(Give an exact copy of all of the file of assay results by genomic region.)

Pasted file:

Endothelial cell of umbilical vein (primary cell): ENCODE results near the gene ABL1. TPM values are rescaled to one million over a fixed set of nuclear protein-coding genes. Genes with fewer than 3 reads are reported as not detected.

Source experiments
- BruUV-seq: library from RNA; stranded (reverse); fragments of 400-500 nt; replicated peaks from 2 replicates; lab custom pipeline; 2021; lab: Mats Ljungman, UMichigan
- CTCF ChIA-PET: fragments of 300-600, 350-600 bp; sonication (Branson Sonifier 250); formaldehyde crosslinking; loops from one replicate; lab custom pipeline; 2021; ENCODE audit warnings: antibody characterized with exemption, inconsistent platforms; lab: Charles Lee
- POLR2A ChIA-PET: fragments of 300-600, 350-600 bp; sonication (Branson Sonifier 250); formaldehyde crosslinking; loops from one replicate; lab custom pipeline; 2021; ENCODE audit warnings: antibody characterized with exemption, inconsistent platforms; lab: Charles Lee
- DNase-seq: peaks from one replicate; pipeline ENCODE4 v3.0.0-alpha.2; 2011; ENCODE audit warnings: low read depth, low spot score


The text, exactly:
Endothelial cell of umbilical vein (primary cell): ENCODE results near the gene ABL1. TPM values are rescaled to one million over a fixed set of nuclear protein-coding genes. Genes with fewer than 3 reads are reported as not detected.

Source experiments
- BruUV-seq: library from RNA; stranded (reverse); fragments of 400-500 nt; replicated peaks from 2 replicates; lab custom pipeline; 2021; lab: Mats Ljungman, UMichigan
- CTCF ChIA-PET: fragments of 300-600, 350-600 bp; sonication (Branson Sonifier 250); formaldehyde crosslinking; loops from one replicate; lab custom pipeline; 2021; ENCODE audit warnings: antibody characterized with exemption, inconsistent platforms; lab: Charles Lee
- POLR2A ChIA-PET: fragments of 300-600, 350-600 bp; sonication (Branson Sonifier 250); formaldehyde crosslinking; loops from one replicate; lab custom pipeline; 2021; ENCODE audit warnings: antibody characterized with exemption, inconsistent platforms; lab: Charles Lee
- DNase-seq: peaks from one replicate; pipeline ENCODE4 v3.0.0-alpha.2; 2011; ENCODE audit warnings: low read depth, low spot score